- 57. Further, it is axiomatic that a party to a proceeding has a right to attend a hearing in the matter. See Cal. Const., Art. 1, § 15 (criminal defendant).
- 58. See Conservatorship of Lambert’s Estate (1985) 191 Cal.Rptr. 725 (conservatorship costs can be taken from SSI). Nonetheless, a temporary or full conservatee may consider, and assert that, the taking of limited funds for costs associated with an involuntary placement as unfair and unreasonable.
- 59. There may also be a need for clear, uniform standards on responsibility of the public guardian or conservator to ensure arrangements and funding for other transportation needs of the conservatee, such as for home visits, community outings, and medical appointments. While it requires further factual research, the issue is raised here as stakeholders may want to consider it at the local level.
- 60. Again, while we did not request documents specific to the discussion in this section, the documents provided by the counties contained references to these issues. Additional information is needed on these issues, but stakeholders may want to consider them at the local level.
- 61. § 5600.2(a)(2).
- 62. Probate Code § 2355(a); see also Edward W. v. Lamkins (2002), 99 Cal. App. 4th 516, 535 [122 Cal Rptr. 1, 15].
- 63. See Probate Code § 4684.
- 64. The Stanislaus County policy explains:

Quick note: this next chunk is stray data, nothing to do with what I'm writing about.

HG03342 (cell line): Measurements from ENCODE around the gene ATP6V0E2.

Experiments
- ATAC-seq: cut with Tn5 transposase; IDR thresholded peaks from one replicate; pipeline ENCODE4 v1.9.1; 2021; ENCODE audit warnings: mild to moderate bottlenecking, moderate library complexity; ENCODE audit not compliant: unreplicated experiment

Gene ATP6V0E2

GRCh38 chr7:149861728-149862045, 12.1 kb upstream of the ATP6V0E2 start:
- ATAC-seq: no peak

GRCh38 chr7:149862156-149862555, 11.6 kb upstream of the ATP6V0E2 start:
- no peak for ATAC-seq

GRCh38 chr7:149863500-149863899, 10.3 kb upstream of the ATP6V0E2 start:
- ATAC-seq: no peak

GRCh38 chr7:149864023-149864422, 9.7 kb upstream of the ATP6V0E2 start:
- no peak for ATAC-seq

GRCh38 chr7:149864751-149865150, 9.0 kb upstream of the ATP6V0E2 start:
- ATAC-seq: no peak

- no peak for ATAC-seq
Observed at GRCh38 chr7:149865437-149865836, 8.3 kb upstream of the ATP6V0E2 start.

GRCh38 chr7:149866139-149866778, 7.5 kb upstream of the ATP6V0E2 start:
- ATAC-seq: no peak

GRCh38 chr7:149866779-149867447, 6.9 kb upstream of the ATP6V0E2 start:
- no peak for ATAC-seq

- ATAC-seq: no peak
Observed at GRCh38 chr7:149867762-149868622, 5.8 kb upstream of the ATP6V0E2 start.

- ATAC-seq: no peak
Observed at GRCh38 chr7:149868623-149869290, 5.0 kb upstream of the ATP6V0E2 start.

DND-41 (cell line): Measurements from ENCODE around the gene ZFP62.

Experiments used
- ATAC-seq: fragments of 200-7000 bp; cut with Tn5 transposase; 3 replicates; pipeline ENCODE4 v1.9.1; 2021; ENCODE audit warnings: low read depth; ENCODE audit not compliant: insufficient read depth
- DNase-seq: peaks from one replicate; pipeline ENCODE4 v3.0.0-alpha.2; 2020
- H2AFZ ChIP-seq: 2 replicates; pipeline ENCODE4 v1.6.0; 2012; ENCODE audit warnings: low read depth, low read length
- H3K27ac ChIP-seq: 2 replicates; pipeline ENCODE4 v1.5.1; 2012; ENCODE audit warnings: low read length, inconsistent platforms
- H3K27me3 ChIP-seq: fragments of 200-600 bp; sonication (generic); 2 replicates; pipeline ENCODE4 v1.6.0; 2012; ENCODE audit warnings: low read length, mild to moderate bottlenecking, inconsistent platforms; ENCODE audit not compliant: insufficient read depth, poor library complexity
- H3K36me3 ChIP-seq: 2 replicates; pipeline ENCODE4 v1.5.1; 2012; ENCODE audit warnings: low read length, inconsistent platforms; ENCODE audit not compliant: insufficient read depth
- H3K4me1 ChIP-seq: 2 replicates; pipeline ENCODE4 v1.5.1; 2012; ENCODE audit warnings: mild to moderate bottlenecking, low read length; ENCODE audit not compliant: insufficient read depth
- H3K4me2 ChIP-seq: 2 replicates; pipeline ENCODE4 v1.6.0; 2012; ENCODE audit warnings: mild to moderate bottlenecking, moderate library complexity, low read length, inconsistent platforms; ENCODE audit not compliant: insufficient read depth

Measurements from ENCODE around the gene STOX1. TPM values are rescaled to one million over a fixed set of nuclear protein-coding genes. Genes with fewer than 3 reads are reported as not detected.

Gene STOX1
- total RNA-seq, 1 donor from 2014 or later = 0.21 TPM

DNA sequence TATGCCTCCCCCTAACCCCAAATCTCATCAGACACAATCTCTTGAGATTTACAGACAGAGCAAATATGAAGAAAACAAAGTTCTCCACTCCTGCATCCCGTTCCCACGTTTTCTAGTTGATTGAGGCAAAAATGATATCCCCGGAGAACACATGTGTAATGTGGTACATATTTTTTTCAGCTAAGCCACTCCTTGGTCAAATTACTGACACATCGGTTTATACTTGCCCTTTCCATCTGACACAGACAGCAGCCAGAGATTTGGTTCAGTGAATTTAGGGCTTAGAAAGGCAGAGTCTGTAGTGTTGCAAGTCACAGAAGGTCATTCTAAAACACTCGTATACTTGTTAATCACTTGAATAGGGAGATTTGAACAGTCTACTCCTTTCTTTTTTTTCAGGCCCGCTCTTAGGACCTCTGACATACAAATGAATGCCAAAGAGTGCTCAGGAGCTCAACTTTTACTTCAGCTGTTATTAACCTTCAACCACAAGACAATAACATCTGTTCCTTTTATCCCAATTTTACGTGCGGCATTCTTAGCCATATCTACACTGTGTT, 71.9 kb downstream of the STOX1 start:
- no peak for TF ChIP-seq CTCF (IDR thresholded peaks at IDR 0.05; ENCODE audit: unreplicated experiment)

- 65. In addition, none of the documents provided notes the duty to accommodate the desires of the conservatee in accordance with Probate Code section 2113. Thus, it is unclear whether counties realize they have a legal obligation to ensure this takes place. Additional information may be specified in other county policies and practices not provided in response to our request. While this issue requires further factual research, we raise the issue now because it is important and worth consideration by stakeholders at the local level.
- 66. See § 5355. San Mateo County provided a policy indicating that this is designed, in part, to prevent potential interference with treatment, such as possibly removing a conservatee from a treatment facility against medical advice. This would presumably be related more to a private conservator than a public guardian or conservator. Under the LPS Act, however, only a county employee or designee is permitted to act as the temporary conservator. (§ 5352).
- 67. Government Code § 27431(b) (emphasis added).
- 68. § 5371.
- 69. Id.
- 70. Id.
- 71. Harlick v. Blue Shield of California (9th Cir. 8/26/11 Opinion) 16405, 16416.
- 72. Again, this report considers questions about this issue rather than conclusions. More analysis is required. Stakeholders may want to consider this at the local level.